That’s what my friend Hugues Pasquier told me when we shared a breakfast made with the brioche his family has been baking from the same recipe since 1936.
It was true: as my cousin ZoeBot and I savored each buttery golden bite, we felt the Pasquier family’s culinary heritage deep in our stripes.
If you’re an average American kid (or zebra), you may not have ever tried brioche. But in France, kids (and a few lucky zebras) have been eating brioche their whole lives.
Brioche (pronounced bree-oshe) is a French bakery specialty that looks and tastes like a magical cross between a bread and a cake.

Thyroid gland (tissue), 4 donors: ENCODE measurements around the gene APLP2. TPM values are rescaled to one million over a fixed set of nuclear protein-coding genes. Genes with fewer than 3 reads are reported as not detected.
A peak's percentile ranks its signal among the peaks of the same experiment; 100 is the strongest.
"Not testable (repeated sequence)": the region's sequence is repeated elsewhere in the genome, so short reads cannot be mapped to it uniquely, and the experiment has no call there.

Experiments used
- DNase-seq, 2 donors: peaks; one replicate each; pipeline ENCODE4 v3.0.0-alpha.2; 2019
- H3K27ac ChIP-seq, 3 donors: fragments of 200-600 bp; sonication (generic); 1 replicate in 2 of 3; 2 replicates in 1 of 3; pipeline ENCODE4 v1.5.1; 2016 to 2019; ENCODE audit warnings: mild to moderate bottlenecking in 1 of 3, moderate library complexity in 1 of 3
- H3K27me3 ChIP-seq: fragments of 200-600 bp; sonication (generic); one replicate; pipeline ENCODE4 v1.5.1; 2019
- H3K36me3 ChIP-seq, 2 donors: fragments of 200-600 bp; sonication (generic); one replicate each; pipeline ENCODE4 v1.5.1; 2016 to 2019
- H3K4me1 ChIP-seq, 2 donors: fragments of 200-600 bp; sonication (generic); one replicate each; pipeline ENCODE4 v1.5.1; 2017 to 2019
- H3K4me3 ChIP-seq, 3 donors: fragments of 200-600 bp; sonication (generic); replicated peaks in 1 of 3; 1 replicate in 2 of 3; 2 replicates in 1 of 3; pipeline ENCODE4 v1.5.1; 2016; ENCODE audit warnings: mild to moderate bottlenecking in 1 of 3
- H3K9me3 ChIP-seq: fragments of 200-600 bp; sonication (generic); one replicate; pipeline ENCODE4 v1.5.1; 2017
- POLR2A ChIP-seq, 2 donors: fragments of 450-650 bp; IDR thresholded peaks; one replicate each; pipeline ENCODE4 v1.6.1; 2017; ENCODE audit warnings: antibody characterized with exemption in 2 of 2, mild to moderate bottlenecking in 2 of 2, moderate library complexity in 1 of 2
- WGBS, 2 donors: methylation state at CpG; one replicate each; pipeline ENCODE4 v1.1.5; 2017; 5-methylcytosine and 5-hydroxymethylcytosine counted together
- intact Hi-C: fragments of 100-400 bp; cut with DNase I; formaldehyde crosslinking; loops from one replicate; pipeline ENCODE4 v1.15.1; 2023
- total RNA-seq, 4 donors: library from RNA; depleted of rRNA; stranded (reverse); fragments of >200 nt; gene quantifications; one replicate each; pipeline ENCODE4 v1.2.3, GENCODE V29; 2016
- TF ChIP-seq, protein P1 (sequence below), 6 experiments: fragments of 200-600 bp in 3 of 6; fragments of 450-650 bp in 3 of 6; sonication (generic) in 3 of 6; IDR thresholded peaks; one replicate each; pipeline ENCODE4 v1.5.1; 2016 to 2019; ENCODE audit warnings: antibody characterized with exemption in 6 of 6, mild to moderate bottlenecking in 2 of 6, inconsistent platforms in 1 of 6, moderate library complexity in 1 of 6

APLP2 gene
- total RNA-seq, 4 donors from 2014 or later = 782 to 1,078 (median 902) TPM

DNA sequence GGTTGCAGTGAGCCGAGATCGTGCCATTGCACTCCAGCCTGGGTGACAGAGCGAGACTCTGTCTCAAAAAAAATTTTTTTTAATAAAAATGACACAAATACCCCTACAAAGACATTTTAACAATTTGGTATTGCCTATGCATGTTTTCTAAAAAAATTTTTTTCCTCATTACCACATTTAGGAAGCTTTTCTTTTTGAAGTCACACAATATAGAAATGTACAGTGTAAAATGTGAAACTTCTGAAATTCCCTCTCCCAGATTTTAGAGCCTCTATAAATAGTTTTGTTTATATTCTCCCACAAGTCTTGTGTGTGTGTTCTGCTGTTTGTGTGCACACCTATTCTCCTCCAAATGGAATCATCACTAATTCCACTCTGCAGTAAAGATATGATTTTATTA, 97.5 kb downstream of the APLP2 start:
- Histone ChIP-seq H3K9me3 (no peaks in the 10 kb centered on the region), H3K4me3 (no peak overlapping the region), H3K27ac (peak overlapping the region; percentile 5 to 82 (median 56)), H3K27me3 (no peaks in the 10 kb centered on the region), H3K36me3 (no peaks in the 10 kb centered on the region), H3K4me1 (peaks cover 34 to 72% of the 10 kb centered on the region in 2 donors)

Food historians say that’s it been a tradition since medieval times, with the recipe becoming richer with butter and eggs as the centuries passed.
Hugues told us that his grandfather Gabriel Pasquier was legendary for the brioche he crafted at his bakery in the tiny village of Les Cerqueux in France’s Loire River Valley.
Gabriel’s recipe was unique because he always used two very special ingredients.
One was the family’s own levain, which is a natural sourdough starter that makes brioche (and other baked goods) rise. A starter works pretty much the same way modern yeast does, but it’s an older and more traditional way to leaven baked goods. Continue reading